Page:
2016 Maserati Quattroporte VIDEO REVIEW
2016 Maserati Quattroporte VIDEO REVIEW by Auto Critic Steve Hammes
Looking to escape the buttoned-up, executive sedan crowd with something a little more eccitante? Then it’s time to brush up on your Italian and check out Maserati’s racy alternative, the Quattroporte.
By the end of this year, Maserati hopes to have about 130 dealerships in North America where annual sales are forecast to rise significantly to about 20,000 units based on the arrival of the brand’s first SUV – the Levante. The mid-sized Ghibli is the new entry-level Maserati with a starting price of about $80,000. Ture sports car enthusiasts migrate toward the GranTurismo and then there’s this: the Quattroporte, Maserati’s flagship car. Originally introduced in 1963 and existing in its current generation since 2013, this 2016 model arrives on the precipice of a major freshening for the 2017 model year. There are 3 trims of this 4-door Ferrari if you will; the rear-drive S and all-wheel drive S Q4 with twin turbo V6 power and the extra brawny rear-drive GTS with a twin-turbo V8.
I’ve got the S Q4 with an all-wheel drive system engineered to preserve the typical rear-wheel Maserati driving experience, capable of moving up to 50% of the power to the front end when grip is lost in the back. A Maserati-coded algorithm processes a plethora of vehicle parameters to create a dedicated grip profile for each single wheel. Fitted with the optional 20” all-season tires and the Increased Control & Efficiency mode of the 8-speed automatic transmission, the S Q4 can be your snow day friend.
A sensuous body with prominent Trident badging, quad exhaust outlets and optional 20” GTS wheels are subdued by the choice of this Grigio Maratea paint. To my surprise, this car flew under the radar all week. Well, I should clarify that; when it was parked or in traffic, that is. For those lucky enough to hear the full Sport mode assault of this 404 horsepower 3.0-liter V6, there’s immediate recognition that this is something very special. With a turbo for each bank, the S Q4 overcomes its sizeable 4,233 pounds to swiftly put away 60mph in 4.8 seconds with a top speed of 175…not quite up to Joe Walsh standards.
You don’t fully appreciate the Quattroporte until you’re sitting in this seat. When at that moment this car’s reason for existence comes into focus. I don’t recall ever driving a more enthralling big sedan. Every aspect of this car is as tight as a drum, from the leather on the seats to the chassis that never quivers. And the Ferrari built V6 is special both in its immediacy and even more so in its sounds. You only get a small taste of that from inside but for onlookers, it’s a twin turbo, Italian symphony.
The steering wheel is large and requires notable effort but conducts the P Zeros with precision befitting a world class, quick ratio, high performance sports sedan. I prefer paddle shifters that aren’t fixed in place, but the automatic in this car is both smooth when you want it to be and hard and fast depending on the selected drive mode and your particular style. And the off throttle burbles are a sports car lover’s delight. The Pirelli rubber is a perfect fit here, providing a beautiful balance between quiet comfort and spirited grip. And the 50:50 front-to-rear weight balance and aggressively tuned adaptive suspension allows you to drive the Quattroporte harder and with more satisfaction than any of its stalwart competitors. Double pane glass and other measures keep the interior free of extraneous sounds other than the somewhat droning exhaust note which is muted but prevalent. Driving modes include the aforementioned, relaxed I.C.E. setting, Normal and Sport with an additional button for a locked-in firmer suspension with even less body roll.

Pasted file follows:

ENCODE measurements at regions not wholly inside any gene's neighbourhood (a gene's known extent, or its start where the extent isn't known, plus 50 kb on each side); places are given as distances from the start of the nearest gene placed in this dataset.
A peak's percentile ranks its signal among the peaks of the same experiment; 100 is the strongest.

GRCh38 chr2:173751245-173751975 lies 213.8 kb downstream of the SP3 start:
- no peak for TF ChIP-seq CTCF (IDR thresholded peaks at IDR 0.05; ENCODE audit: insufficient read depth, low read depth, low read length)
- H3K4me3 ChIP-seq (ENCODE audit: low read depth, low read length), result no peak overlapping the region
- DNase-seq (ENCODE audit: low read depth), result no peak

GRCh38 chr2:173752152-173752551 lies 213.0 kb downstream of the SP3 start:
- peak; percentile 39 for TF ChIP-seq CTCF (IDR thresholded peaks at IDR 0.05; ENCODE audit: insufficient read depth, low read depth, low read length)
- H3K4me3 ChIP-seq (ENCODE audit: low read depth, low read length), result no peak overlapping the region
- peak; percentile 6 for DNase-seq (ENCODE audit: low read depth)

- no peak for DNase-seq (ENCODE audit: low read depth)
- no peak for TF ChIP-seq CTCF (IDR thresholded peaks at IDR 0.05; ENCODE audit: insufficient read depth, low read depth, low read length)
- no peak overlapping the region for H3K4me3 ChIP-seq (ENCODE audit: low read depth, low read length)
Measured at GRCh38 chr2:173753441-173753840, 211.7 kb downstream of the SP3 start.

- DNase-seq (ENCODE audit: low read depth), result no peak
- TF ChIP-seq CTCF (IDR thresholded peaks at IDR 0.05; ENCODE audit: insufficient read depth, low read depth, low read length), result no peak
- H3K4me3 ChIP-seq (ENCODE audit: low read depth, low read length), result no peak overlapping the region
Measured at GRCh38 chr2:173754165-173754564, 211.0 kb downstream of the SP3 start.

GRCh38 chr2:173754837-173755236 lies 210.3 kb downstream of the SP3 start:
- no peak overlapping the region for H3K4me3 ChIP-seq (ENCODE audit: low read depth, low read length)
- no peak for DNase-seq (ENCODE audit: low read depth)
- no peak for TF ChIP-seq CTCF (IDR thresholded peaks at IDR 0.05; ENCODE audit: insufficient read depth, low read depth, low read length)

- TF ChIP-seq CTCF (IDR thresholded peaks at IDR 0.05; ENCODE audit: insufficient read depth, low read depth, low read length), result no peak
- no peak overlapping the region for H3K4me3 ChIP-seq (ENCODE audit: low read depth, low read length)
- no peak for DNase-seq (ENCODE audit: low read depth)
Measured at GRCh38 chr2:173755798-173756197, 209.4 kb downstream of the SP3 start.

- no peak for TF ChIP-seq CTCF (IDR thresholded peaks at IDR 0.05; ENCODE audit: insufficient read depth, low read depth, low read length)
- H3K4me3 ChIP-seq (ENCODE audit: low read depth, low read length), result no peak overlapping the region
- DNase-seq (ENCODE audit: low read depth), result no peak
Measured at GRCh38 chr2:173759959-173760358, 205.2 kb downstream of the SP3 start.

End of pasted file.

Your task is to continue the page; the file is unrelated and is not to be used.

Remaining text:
Base price of this model is about $108,000 and this tester is personalized with over $26,000 in options including the Luxury Zegna package fitted with Rosso seats with special silk inserts and stitching, piano black trim, and a 15 speaker Bowers & Wilkins premium sound system that has to be heard to be believed. It includes a new Clari-Fi function for 2016 that enhances digitally compressed music. Lots of Fiat-Chrysler bits abound like the UConnect infotainment system called Maserati Touch Control here, audio switches mounted on the backside of the steering wheel, and the driver information display – all familiar to Chrysler 300 owners. The rear seats offer the greatest legroom in the standard wheelbase class. Plus there are power blinds all around, heated seats and a USB port in the center console. And the 19 cubic feet of truck space makes the Quattroporte the luggage king, accessible with a kick of the foot under the bumper.
Besides side blind zone alert and a backup cam, you’ll have to wait for the 2017 model for more advanced driver assistance features. Other criticism is targeted at the shifter which is frustratingly difficult to engage, seats with not nearly enough adjustments and a lack of lateral support, the absence of modern interior lighting and the visible rust on the wheel hubs. On the cutting edge of executive sedan technology it is not, but the Quattroporte puts more of an emphasis on the driver than any of the others. For about $1,000/per month on a lease or $136,170 as-tested to call your own, the S Q4 buys you exclusivity and Italian style with the heartbeat of a Ferrari.
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